Until a few years ago, much of the discussion around AI risk was limited to issues with the development and operation of AI models. This was primarily driven by the field of AI ethics, which takes a principle-based approach and addresses concerns like fairness, bias, explainability, robustness, and human centricity in the context of how AI systems make decisions or produce outputs. 

However, the above-mentioned ecosystem shift, along with AI being used more in business processes, AI supply chains getting more complicated, and changing regulatory responses, means that we need to look at potential risks through a broader lens and take a more comprehensive approach to data and privacy issues that arise from AI use that goes beyond model assessments.

India's Leading Position in Generative AI Adoption

According to "The Elastic Generative AI Report: One Year On," India is leading the way in worldwide adoption of Generative AI (GenAI) technology, with an impressive 81% of organisations already deploying these disruptive solutions. Despite this excitement, difficulties such as data management, security concerns, and accessibility remain, highlighting the importance of strategic relationships with GenAI providers. Indian firms expect considerable productivity improvements from GenAI-enabled conversational data search capabilities, perhaps saving two or more days per week per employee. Furthermore, the analysis indicates a positive trend of higher budget allocations to GenAI programmes in the coming years, demonstrating India's willingness to invest in and utilise GenAI's potential for innovation and competitive advantage in the global market.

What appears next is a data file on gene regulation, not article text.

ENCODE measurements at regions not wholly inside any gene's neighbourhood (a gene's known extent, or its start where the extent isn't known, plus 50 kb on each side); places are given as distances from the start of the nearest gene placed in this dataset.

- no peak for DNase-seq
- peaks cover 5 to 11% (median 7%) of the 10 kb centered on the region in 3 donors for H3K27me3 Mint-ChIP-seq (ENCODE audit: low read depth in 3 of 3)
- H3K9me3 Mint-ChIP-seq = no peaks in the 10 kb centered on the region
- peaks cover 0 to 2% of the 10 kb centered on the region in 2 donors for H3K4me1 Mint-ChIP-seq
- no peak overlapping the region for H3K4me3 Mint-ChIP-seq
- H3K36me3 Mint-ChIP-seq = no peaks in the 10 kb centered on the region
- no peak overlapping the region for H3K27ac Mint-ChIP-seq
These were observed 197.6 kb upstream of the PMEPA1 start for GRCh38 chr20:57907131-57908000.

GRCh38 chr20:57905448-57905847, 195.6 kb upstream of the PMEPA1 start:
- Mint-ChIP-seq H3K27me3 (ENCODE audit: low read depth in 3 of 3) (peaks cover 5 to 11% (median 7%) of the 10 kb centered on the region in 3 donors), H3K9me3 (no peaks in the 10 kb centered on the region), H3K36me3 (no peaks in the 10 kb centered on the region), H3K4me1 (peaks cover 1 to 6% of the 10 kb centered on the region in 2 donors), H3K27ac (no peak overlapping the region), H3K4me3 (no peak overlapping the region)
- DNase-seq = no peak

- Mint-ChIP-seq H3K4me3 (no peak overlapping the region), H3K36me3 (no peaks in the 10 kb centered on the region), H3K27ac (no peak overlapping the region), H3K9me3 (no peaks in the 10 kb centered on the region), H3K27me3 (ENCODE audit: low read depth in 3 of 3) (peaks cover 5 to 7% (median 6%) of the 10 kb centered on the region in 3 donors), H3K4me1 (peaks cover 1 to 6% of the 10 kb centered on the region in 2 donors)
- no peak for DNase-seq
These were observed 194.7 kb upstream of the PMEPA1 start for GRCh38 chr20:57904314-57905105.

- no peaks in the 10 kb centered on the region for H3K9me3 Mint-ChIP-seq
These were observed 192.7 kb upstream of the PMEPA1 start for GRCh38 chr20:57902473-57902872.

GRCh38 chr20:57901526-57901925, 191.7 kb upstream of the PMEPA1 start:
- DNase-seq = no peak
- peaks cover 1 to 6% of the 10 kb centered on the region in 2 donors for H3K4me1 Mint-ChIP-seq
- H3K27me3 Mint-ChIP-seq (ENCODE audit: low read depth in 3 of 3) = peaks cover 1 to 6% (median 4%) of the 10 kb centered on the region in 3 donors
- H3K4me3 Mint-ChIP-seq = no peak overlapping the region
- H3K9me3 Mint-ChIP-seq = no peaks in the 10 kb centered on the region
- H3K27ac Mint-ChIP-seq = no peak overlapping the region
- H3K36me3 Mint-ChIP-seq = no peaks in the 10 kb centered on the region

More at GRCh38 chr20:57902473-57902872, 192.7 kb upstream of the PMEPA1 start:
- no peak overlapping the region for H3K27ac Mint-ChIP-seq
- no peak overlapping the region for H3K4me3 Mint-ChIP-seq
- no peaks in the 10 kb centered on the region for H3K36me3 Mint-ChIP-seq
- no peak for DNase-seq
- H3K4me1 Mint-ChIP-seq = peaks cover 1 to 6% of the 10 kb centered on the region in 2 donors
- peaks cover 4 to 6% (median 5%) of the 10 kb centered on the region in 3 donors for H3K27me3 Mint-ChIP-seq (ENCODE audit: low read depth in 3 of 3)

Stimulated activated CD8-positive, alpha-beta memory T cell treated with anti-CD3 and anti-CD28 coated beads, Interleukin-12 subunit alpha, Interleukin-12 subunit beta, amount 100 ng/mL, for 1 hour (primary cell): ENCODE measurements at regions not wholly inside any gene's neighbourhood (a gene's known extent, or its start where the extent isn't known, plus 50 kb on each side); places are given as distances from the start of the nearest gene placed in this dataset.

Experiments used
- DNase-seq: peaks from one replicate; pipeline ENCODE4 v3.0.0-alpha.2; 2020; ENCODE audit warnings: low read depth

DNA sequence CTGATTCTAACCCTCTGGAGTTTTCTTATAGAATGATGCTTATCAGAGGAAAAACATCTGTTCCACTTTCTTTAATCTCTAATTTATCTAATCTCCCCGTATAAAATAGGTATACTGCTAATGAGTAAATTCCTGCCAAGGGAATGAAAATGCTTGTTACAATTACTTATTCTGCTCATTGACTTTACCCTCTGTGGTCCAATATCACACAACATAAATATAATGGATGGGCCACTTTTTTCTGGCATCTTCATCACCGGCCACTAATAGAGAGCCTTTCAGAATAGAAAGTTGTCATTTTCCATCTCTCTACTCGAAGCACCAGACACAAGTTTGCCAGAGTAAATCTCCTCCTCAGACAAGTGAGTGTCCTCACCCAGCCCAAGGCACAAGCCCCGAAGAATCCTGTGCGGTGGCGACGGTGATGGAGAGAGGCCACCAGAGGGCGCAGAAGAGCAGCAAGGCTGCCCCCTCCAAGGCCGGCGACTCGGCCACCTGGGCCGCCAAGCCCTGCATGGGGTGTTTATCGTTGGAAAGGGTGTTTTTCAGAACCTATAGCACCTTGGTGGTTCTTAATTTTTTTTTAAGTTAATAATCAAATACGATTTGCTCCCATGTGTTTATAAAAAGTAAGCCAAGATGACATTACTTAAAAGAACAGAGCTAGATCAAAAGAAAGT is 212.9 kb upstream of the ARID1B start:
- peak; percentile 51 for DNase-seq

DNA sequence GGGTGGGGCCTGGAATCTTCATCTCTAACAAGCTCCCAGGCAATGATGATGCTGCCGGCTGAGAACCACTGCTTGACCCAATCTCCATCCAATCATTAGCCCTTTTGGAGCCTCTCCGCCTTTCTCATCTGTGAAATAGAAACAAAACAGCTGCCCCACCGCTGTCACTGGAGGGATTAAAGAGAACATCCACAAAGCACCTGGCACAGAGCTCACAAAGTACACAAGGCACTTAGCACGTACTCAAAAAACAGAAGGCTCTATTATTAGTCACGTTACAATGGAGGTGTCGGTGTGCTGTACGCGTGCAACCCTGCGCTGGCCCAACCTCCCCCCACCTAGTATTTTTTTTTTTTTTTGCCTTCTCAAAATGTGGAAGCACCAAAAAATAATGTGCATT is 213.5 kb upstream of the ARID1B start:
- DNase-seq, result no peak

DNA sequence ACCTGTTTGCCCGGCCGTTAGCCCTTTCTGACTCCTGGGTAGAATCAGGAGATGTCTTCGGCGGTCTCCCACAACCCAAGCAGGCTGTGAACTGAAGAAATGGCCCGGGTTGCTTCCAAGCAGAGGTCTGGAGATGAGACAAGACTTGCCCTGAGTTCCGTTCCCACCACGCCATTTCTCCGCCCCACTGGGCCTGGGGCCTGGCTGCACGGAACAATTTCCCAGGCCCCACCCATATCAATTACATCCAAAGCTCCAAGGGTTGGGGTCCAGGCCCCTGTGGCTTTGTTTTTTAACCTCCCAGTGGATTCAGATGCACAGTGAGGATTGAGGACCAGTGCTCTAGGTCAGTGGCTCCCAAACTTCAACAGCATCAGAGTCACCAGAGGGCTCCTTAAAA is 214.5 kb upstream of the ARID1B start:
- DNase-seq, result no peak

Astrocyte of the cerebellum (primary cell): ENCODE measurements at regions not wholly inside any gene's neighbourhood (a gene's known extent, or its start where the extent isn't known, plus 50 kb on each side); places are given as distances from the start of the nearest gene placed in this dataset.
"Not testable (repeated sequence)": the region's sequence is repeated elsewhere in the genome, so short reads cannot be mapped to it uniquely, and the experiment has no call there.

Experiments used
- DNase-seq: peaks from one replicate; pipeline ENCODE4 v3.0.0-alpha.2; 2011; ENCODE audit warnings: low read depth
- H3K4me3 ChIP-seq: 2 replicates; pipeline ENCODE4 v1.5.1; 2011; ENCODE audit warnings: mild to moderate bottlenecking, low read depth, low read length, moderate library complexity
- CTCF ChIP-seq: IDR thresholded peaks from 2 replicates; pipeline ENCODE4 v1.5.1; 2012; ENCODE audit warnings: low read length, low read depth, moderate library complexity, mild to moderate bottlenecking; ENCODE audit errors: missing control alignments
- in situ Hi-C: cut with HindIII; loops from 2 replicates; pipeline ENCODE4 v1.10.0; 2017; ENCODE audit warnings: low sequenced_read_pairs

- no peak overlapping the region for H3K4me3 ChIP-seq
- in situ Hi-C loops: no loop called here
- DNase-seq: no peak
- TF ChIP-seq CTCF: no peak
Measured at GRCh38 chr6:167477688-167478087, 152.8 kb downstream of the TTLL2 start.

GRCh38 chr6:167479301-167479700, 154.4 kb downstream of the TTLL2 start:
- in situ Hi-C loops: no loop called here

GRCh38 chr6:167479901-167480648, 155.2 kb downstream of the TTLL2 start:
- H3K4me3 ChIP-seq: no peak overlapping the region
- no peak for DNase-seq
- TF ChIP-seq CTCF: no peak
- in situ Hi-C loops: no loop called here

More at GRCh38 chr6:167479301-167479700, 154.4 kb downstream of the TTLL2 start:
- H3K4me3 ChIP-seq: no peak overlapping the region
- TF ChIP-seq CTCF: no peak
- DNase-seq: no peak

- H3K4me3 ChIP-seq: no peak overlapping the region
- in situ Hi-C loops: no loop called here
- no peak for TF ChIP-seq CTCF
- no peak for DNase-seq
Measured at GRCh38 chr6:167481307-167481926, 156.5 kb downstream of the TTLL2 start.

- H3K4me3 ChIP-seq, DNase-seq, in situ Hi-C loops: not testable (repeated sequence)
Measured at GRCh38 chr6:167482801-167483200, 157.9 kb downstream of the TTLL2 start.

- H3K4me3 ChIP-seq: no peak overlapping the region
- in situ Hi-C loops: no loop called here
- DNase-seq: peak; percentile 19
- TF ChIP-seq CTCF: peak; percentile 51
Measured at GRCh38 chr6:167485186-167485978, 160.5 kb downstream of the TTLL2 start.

To get a fuller picture of the AI risks they face and figure out how to govern them, businesses should think about three main areas: their overall AI strategy and how they plan to use AI; the rules and regulations that affect their activities and how they use AI; and the expectations for responsible AI use from both internal and external stakeholders.

1. Company AI Approaches And Strategy

Determining risks and priorities for remediation and governance priority areas requires an understanding of the overall AI strategy and the deployment approach.

One of the first things to think about when adopting AI will be the combination of "buy and build" methods.